There are few things more disappointing than learning that your landlord is not going to give you a full security deposit return. This is especially unsettling, if you were counting on that money to cover the cost of your move or to use as a security deposit elsewhere. If you want to know how to get security deposit back, you should learn all the reasons why landlords often keep the money, and what to do to make sure it doesn’t happen to you.
The first thing you should know is that just because they keep a deposit does not mean they are technically supposed to. Some landlords nitpick at the tiniest thing knowing very few tenants will actually pay to go through the legal process to get their security deposit refund. So, it is important that you do everything you can to avoid giving them the slightest reason to keep your return. Read up, especially if this is for your first apartment.
Early Lease Termination
So, you found a great deal on an apartment closer to work, but your lease isn’t up for two months. Surely your landlord won’t mind, right? Think again! If you terminate your lease early, your landlord may be legally entitled to some or all of your deposit. In this situation the only way you are eligible to receive your security deposit return is if there is a clause in your lease stating permitted reasons for breaking the lease early. In fact, the landlord can even choose to take you to court to cover the balance of the months remaining on the lease.
Failing to Pay Rent
If you are concerned with how to get security deposit back then the most important thing you need to do is pay your rent. If your landlord has to go through the trouble of evicting you then you are sure not getting a penny of your deposit back.
How to Get Security Deposit Back With Property Damage
If you break the door frame stuffing your sofa through or you accidentally put a huge hole in the wall practicing your swing with a new golf club, the cost of repairs will be coming out of your security deposit refund. Damages also include those resulted from pets. So, if your feline friend shreds all the window screens or your puppy chewed the baseboard when you were late coming home from work one day these are damages that will be deducted from your deposit. Other common damages include stains or holes in carpet, water damage to hardwood floors, cracked counters in kitchen or bath, broken doors, missing electrical outlets, damaged or missing smoke alarms or carbon monoxide detectors, broken windows, and failure to return keys.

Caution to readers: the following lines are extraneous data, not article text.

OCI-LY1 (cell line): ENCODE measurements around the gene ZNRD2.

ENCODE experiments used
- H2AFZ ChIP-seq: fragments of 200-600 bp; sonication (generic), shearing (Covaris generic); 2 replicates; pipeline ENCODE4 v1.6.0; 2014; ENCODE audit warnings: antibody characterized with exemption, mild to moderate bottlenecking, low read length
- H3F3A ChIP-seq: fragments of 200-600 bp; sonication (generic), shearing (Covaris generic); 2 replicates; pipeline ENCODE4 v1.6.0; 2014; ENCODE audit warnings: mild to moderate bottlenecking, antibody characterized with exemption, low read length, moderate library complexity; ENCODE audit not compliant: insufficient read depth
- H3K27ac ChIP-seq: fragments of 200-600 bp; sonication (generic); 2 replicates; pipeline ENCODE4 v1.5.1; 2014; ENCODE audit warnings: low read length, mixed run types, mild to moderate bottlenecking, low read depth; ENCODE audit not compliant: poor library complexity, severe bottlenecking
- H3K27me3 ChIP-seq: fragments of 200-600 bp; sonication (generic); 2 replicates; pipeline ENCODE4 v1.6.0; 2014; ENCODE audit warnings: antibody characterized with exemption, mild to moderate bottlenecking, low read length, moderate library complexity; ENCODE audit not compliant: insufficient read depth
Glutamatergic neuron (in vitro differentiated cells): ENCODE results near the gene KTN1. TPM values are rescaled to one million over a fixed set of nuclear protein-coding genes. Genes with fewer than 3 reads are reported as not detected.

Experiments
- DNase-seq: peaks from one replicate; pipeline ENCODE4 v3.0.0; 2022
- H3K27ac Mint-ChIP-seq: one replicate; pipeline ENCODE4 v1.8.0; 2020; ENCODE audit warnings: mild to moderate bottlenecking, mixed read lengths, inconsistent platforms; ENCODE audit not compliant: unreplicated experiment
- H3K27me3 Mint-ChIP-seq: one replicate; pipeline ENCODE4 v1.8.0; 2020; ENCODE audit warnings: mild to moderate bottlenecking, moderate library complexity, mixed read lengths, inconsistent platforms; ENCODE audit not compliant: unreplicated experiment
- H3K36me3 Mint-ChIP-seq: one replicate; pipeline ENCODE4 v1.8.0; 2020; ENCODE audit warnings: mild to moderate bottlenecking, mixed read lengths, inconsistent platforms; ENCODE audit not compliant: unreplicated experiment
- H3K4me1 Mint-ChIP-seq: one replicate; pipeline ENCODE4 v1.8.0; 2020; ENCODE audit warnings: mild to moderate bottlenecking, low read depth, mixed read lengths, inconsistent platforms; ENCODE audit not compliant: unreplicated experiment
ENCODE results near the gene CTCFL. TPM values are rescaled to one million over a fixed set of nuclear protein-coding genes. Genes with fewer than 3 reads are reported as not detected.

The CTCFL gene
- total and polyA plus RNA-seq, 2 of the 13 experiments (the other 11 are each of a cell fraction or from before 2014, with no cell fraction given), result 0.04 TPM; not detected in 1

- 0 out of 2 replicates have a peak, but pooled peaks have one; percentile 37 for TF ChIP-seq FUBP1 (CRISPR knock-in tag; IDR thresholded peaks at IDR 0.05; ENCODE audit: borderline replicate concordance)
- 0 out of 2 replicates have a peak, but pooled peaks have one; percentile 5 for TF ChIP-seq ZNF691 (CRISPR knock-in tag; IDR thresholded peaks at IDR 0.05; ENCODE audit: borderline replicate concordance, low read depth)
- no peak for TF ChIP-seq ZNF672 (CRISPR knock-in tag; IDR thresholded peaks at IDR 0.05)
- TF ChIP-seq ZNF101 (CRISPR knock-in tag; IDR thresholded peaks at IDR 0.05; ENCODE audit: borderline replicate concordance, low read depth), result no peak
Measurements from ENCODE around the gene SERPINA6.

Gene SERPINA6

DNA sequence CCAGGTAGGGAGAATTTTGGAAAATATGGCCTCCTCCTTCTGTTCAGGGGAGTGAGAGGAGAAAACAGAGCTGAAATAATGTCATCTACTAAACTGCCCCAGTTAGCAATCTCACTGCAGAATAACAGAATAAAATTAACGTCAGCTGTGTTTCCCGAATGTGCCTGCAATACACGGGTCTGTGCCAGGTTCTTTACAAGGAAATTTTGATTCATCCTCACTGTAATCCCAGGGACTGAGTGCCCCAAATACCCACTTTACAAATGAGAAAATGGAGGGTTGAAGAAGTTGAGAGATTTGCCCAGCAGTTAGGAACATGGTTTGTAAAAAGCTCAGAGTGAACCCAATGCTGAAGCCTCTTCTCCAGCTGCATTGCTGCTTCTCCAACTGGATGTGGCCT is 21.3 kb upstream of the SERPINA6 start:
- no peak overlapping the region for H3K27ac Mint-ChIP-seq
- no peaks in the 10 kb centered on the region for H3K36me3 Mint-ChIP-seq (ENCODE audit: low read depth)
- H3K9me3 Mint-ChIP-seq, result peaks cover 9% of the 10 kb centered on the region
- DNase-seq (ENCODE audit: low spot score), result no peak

It should be noted that as a tenant you are not responsible for normal wear and tear. Dirty grout, tarnished bathroom fixtures, loose handles on cabinets and drawers, very small carpet stains or wear in high traffic areas, and a few nail holes are a few examples.
The best thing you can do is make sure the home is in the condition it was originally rented, if not better. It will cost you a lot less to pay a handyman to deal with minor repairs than leaving it for the landlord. In many cases, landlords are known to get a few inflated estimates to deduct the amount from your deposit, yet fix the problem themselves. Also, although nail holes are considered normal wear, some landlords to deduct for them. Rub a bar of white soap over the holes to fill them in prior to doing your final walk-through, if you don’t have time to fill them in properly.
Unpaid Utility Bills
If the utilities get transferred directly back to your landlord’s name, they may require proof that the final bill has been paid before releasing that amount of the deposit. Take care of your final bill promptly, and make sure you get a receipt or confirmation code.
Cleaning Costs and Your Security Deposit Return
The last thing you want to do is spent time cleaning after moving out, but you don’t want the price of an expensive cleaning service coming out of your security deposit either. If you have a relative or friend looking to make some extra money, they may take care of it for you. You can rent carpet cleaner at most local grocery stores.
If you have pets, be sure to get a carpet cleaning product designed for pet odors. If your landlord smells pet odors they may keep some of your deposit to have the carpets professionally cleaned, even if you did them.
Security Deposit Refund Odds and Ends
Missing or damaged sink or tub stoppers, light bulbs, cabinet handles, and ice cube trays may cause them to keep your money, as well. Lastly, read through your lease to see if you are required to give a 30-day written notice that you won’t be renewing for another term. Sometimes, there is a tricky little departure clause that could cost you a lot of money. If you are wondering how to get security deposit back follow these tips and you should be in good shape.
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